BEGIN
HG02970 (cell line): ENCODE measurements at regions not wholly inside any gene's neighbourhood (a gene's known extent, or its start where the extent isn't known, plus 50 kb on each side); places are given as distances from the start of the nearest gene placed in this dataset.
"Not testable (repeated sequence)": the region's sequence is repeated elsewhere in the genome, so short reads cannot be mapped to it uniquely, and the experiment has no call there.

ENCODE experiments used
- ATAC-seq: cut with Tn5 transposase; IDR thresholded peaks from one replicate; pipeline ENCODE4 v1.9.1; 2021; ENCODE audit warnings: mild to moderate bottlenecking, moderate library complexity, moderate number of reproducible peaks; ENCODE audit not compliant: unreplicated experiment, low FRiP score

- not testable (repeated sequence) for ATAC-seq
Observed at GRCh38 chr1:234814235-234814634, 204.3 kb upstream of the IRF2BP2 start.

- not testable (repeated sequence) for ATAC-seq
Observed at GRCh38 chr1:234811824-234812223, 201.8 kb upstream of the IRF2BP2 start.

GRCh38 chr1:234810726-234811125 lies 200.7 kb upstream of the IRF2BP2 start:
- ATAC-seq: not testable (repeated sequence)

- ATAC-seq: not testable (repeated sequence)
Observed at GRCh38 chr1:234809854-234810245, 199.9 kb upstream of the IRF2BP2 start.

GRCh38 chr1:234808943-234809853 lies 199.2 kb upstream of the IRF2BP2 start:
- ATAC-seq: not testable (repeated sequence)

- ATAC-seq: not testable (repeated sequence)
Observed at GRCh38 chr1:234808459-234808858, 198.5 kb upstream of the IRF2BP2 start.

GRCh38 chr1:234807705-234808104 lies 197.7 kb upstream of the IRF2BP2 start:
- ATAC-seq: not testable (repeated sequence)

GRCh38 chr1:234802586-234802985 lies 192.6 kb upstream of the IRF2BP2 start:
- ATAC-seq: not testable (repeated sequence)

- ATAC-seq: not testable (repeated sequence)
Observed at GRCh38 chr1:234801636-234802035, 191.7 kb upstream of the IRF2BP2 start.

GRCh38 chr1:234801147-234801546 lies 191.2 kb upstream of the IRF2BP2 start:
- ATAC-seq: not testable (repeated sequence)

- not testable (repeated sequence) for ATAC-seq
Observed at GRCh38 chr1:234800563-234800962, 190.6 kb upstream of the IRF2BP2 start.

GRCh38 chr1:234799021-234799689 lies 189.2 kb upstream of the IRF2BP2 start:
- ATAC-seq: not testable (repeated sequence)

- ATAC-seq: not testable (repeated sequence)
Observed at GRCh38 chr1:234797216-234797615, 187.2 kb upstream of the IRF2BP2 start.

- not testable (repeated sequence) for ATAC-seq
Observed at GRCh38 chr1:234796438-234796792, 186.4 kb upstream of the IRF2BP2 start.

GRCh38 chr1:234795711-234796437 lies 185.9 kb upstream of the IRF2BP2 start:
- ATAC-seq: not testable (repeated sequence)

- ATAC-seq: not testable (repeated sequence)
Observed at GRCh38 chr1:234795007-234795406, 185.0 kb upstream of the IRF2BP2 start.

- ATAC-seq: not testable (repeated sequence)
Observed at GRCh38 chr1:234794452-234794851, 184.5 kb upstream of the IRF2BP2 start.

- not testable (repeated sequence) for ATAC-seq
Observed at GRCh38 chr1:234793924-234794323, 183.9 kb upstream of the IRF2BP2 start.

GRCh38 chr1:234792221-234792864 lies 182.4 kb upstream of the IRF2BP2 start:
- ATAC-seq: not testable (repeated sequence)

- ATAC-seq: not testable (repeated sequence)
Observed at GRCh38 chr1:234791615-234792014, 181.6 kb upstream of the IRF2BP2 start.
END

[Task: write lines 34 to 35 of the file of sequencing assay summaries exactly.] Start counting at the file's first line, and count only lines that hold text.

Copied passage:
- ATAC-seq: not testable (repeated sequence)

- ATAC-seq: not testable (repeated sequence)